The more you sweat the more fat you burn

Sweating can be a good indicator that you are exercising at high intensity but unfortunately fat does not evaporate or melt away.

Sweating does not burn fat, it helps regulate your body temperature [2]. During exercise, sweating does this by attempting to keep you cool.

Most importantly, it might be worthwhile to know that sweat is made up of a combination of water, ammonia, urea, salts, and sugar. Not melted fat!

No pain no gain

Of all the common fitness myths I have heard, this is by far the most persistent. The benefits of exercise or gains and muscle soreness are not always in correlation.

Sore muscles are often than not a result of poor training. You can, as a matter of fact, have a full beneficial workout and feel no muscle soreness during the days that follow.

Its ok to feel a bit of delayed onset muscle soreness during the days that follow your workout but not feeling “the burn”  doesn’t mean your workout was not intense enough. It simply means your energy expenditure was just right [3].

You can convert fat into muscles

Wouldnt that be great. For some reason, some people assume that they do not have to gain muscle mass to­­— well, have muscle mass. They presume that they simply need to convert that excess fat into muscles. Therefore they do not have to do as much work. Although very optimistic, this is unfortunately not possible.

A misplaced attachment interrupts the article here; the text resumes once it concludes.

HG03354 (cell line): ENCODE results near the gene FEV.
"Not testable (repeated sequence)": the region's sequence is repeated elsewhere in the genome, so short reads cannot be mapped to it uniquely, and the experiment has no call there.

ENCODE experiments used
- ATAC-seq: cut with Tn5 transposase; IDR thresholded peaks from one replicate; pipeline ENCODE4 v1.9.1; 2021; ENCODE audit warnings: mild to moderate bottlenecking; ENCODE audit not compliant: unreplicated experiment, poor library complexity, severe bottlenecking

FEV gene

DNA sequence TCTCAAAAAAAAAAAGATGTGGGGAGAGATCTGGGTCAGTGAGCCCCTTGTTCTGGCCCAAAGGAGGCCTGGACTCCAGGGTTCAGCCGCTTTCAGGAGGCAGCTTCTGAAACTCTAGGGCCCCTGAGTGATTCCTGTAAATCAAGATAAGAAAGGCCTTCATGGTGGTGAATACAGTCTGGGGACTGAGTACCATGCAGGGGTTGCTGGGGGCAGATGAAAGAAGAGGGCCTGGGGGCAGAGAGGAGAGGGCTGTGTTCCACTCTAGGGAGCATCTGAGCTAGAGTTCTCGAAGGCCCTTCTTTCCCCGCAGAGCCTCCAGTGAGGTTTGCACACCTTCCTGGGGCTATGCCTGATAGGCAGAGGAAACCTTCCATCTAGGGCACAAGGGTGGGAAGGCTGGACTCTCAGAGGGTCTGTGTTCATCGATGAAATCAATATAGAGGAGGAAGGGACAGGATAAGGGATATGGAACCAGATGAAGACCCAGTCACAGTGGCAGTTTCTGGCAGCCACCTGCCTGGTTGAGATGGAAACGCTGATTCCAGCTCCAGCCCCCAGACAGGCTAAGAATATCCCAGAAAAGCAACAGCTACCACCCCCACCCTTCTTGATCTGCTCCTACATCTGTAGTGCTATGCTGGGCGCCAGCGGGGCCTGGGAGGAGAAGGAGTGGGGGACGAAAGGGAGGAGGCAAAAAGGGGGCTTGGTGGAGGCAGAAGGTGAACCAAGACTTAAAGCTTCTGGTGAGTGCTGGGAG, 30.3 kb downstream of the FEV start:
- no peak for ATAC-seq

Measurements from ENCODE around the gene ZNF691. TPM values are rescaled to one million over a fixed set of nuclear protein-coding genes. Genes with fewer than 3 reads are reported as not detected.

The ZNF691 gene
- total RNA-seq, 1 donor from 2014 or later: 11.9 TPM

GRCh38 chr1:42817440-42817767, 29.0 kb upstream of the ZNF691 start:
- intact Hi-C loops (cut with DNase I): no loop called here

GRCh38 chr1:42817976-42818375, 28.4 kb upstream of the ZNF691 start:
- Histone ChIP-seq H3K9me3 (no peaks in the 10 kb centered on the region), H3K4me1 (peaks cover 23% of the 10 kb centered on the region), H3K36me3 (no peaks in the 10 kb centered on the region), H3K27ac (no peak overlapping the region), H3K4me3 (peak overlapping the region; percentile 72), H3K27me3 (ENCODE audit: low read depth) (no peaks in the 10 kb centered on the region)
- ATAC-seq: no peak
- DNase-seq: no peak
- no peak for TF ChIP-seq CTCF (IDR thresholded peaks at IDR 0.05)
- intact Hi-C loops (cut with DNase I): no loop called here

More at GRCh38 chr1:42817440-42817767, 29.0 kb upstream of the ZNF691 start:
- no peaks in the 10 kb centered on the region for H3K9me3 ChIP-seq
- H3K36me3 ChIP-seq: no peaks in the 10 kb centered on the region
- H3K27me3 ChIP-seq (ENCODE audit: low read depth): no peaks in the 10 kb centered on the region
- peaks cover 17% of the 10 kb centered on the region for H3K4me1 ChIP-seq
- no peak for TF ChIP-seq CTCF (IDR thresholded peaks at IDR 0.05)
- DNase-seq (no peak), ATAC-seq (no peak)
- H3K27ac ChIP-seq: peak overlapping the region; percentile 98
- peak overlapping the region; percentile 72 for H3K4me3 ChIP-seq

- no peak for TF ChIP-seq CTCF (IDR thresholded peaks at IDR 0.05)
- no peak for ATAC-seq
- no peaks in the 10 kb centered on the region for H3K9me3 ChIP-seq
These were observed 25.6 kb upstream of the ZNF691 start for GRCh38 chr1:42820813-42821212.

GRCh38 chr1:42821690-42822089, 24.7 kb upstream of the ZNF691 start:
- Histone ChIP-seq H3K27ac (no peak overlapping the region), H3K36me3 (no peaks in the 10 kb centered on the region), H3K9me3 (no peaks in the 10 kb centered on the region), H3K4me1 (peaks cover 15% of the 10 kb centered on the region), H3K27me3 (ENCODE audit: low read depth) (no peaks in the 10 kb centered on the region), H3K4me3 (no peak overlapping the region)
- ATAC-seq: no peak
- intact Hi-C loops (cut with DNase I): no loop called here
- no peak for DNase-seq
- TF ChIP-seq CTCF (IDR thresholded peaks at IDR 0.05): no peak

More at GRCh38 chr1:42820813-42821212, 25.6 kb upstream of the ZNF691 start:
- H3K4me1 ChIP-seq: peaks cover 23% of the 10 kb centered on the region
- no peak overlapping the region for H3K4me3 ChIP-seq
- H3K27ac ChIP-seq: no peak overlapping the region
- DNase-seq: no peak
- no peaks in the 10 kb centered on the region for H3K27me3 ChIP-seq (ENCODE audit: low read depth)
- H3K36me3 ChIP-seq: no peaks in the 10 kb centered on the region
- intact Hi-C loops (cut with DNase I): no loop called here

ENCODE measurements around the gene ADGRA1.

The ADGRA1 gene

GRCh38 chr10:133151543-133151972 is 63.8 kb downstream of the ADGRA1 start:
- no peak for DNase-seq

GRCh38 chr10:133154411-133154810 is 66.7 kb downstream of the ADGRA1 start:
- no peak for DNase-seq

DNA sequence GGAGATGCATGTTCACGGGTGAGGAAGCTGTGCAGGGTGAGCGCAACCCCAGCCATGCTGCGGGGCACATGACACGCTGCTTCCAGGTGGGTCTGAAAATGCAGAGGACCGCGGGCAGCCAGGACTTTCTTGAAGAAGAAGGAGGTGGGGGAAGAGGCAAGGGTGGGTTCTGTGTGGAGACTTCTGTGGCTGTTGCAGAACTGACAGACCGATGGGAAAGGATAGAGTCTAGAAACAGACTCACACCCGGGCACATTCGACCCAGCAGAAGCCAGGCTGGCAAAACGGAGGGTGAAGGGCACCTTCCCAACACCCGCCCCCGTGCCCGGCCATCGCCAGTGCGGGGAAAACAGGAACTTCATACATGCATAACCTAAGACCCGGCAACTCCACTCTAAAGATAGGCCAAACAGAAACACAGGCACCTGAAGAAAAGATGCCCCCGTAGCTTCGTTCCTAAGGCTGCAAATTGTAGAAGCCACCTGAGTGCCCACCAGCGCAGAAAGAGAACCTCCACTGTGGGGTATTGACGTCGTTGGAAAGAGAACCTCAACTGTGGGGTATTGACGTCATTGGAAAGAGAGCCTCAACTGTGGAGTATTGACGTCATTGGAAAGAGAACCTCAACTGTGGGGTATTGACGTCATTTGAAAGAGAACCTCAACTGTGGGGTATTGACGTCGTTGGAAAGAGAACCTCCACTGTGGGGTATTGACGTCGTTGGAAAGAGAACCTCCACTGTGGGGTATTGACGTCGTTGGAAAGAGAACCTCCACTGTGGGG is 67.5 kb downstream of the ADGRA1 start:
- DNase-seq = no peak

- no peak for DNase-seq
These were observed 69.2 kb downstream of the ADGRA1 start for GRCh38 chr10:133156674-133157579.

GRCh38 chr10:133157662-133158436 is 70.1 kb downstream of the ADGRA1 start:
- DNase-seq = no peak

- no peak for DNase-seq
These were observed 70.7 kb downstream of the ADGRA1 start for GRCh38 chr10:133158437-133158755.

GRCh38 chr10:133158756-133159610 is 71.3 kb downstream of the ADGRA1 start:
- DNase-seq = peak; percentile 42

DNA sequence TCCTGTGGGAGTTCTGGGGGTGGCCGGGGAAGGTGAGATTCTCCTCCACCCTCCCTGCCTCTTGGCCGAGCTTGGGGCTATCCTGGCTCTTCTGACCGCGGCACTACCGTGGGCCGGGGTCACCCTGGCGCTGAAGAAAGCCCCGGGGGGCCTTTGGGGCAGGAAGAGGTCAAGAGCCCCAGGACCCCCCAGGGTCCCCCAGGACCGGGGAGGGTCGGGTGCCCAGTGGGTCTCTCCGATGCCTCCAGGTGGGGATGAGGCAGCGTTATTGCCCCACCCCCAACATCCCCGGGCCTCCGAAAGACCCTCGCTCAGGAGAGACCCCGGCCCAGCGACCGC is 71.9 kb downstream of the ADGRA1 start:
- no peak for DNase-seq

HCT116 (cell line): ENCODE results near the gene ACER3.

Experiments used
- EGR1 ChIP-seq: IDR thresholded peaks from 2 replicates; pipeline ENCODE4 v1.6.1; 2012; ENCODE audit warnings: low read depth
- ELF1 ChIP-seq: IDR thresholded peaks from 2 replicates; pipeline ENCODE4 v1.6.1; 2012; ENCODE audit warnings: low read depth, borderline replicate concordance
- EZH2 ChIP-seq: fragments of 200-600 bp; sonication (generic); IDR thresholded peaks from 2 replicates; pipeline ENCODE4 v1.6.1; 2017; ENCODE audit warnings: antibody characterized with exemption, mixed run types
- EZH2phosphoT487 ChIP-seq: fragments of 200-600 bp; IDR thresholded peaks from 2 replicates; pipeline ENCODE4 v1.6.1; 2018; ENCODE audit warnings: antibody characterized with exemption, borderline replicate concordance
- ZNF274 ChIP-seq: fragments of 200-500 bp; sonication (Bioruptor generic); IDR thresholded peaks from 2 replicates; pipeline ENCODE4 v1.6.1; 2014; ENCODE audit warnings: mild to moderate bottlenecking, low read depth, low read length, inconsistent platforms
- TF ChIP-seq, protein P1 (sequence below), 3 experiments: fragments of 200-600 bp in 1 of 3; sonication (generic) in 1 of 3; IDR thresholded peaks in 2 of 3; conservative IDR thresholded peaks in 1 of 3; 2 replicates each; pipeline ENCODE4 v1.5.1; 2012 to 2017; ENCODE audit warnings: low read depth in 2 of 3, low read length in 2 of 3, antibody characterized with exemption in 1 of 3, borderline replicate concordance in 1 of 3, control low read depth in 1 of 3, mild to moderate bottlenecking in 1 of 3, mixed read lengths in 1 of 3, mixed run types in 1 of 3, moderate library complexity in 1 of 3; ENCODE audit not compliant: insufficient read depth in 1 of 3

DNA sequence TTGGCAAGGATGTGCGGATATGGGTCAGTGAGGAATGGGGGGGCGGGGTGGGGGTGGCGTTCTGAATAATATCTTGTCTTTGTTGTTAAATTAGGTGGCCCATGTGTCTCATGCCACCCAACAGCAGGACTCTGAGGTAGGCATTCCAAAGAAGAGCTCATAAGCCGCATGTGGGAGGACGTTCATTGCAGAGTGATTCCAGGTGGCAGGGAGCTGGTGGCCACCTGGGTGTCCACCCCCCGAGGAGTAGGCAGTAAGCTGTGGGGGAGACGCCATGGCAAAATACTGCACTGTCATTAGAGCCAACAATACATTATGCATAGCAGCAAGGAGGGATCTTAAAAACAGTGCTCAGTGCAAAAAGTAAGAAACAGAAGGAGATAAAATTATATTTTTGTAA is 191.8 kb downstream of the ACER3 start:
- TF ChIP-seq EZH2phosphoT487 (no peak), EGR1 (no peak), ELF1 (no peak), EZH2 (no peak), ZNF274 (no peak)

There is an important distinction between fat tissue and muscle tissue that makes this impossible. Muscles cells contain protein filaments of actin and myosin that slide past one other, producing a contraction that changes both length and the shape of the cell. You can learn more about how muscles function here. Fat, on the other hand, is excess energy that is converted and stored as fat by insulin. Put simply, muscle and fat are different tissue. One cannot be converted into the other.

People who stay longer in the gym get better results

Not necessarily. In fact, there is a danger in staying in the gym for an extended time. It leads to overtraining and muscle fatigue.

Keep in mind that you use energy stored in the muscle to exercise and once that store of energy is depleted, the muscle is overused. A training session of 30 to 45 minutes with an hour tops is usually enough to maintain a healthy fit body.

A high BMI is a result of being overweight

No, it is not. I believe you know Mike Tyson right, the heavyweight boxer? Tyson was 180 cm tall and weighed 100 kg when he was in top 5 physical conditions. This gives him a BMI of 31 kg/m2, go ahead and check. Now if want to suggest he was obese, go ahead, I won’t join you [4].

The weight scale can lie and it often does. To be healthy, it is more important to look at your body composition than the scale or height and weight charts. Body composition is the relationship between lean body tissue and fat mass. Read more about fitness assessments.

Lifting weights are not for women